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Building Toward Success: First-Year Orientation 2010

Posted: August 23, 2010
First-Year Week of Welcome (Tuesday, August 24, through Friday, August 27) presents activities tailored for new students and their parents. More than 1,500 students and about 500 parents, relatives, and guests will attend.

“Benchmarked against other schools across the country,” said Trish Dillenbeck, assistant director of orientation and new student programs, “one of the strongest values of our program is its academic focus and the high degree of faculty involvement.” For example, approximately 450 faculty members were present at a picnic attended by students and parents held during last year’s orientation. Dillenbeck said research shows that students who make a personal connection with a faculty or staff member are more likely to persist and graduate.

In this way, last year’s reformatted, weeklong orientation program was an overwhelming success, according to Robert Mead-Colegrove, director of orientation and new student programs.

This year, more peer-to-peer workshops will be offered. “Faculty members and staff will serve as facilitators,” said Mead-Colegrove, “but students and alumni will interact with our new students.” Some 65 current students will act as orientation leaders.

Another success of the new system, Mead-Colegrove said, is a smoother registration process. “Once students sign up for orientation,” he explained, “their University College academic advisers register them for the classes they need, based on recommendations from their academic departments.”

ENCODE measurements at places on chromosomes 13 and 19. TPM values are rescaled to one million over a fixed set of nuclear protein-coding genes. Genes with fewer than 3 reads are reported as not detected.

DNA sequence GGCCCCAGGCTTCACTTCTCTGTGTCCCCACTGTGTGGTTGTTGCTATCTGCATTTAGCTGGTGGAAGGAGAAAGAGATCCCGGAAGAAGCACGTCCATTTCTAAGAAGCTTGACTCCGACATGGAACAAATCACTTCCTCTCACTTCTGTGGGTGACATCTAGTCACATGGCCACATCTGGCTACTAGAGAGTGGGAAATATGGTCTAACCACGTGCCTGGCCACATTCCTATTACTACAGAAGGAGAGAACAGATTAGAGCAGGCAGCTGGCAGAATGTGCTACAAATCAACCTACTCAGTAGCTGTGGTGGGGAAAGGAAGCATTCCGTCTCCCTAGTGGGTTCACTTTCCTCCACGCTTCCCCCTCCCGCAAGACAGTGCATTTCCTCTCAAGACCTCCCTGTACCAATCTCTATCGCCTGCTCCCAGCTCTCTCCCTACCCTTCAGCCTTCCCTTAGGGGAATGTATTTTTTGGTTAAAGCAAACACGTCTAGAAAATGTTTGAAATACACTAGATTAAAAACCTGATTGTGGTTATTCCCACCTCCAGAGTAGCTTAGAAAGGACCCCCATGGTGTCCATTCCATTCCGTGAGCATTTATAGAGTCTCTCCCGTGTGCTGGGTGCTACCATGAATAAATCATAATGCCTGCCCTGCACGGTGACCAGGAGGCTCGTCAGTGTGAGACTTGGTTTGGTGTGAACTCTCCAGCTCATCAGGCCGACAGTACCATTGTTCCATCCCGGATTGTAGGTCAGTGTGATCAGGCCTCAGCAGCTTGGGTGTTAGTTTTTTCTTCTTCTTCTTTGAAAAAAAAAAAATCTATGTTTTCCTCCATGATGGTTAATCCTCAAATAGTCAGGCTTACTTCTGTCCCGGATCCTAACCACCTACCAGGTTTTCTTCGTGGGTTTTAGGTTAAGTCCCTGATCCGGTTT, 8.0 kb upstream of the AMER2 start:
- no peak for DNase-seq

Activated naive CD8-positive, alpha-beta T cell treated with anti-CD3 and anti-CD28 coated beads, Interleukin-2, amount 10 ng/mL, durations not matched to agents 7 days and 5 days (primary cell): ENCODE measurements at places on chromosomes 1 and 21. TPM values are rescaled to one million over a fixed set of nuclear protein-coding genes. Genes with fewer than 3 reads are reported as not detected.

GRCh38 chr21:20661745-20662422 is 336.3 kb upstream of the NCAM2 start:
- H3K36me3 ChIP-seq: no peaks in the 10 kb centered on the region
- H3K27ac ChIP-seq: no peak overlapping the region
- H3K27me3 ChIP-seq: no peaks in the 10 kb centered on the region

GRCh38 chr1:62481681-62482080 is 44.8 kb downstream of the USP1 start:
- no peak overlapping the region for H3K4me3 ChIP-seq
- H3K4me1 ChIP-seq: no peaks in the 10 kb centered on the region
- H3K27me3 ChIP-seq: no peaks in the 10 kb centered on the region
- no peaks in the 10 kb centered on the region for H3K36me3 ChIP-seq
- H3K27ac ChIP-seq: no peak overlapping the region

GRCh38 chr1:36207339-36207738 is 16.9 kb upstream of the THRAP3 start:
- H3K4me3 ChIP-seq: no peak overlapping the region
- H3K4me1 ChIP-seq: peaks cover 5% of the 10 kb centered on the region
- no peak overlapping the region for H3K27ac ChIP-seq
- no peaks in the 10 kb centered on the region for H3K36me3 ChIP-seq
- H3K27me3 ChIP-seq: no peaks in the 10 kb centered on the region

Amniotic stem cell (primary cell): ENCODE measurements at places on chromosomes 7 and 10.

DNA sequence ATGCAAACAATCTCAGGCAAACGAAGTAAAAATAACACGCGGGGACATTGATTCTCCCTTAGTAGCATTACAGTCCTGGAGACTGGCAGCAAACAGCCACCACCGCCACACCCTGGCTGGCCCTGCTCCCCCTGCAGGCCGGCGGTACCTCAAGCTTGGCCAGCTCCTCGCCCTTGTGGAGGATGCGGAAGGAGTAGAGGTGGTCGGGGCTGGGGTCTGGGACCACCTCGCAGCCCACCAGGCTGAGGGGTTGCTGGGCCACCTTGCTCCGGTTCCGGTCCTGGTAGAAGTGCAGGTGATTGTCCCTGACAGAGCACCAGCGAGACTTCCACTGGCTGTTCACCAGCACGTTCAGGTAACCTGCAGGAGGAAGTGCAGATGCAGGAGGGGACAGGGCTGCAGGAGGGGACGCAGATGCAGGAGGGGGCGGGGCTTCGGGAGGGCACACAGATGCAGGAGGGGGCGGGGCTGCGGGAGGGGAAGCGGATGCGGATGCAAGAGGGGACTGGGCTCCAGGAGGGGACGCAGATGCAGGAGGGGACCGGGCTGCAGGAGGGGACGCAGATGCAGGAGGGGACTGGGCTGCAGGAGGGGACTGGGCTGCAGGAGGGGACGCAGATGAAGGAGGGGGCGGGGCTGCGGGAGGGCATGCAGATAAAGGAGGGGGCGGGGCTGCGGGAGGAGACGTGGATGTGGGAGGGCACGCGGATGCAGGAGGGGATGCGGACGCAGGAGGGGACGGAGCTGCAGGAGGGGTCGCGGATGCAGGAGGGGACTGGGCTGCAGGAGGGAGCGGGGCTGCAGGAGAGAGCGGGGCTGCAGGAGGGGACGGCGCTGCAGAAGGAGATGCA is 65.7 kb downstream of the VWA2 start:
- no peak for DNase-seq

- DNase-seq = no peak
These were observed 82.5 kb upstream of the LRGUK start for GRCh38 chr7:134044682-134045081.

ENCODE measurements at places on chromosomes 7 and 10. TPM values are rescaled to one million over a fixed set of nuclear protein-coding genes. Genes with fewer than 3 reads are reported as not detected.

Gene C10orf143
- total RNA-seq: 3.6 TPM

The Class of 2014 and their parents will attend First-Year Convocation at 9:00 a.m. on Wednesday, August 25, in the Sports Arena. Parents leave Wednesday evening after a reception with President Podolefsky at the Burchfield Penney Art Center.

On Friday, August 27, students will run through a “mock first day of class” to prepare for the start of classes, Monday, August 30. Faculty members will explain how to read a syllabus, use Angel (the college’s Web-based learning management system), and more. Students will also learn study skills and the behaviors that characterize successful students, such as sitting in the front or center of the classroom and turning off cell phones during class.

University College has played a major role in this new approach to orientation, which debuted in 2009 with a switch to the single, weeklong format. Assistance from the Admissions and Residence Life offices, the Weigel Health Center, and various academic departments have all ensured the program’s success.

“The college administration commended the orientation program last year,” said Mead-Colegrove. “We’re very grateful for the strong support we’ve receive on campus.”
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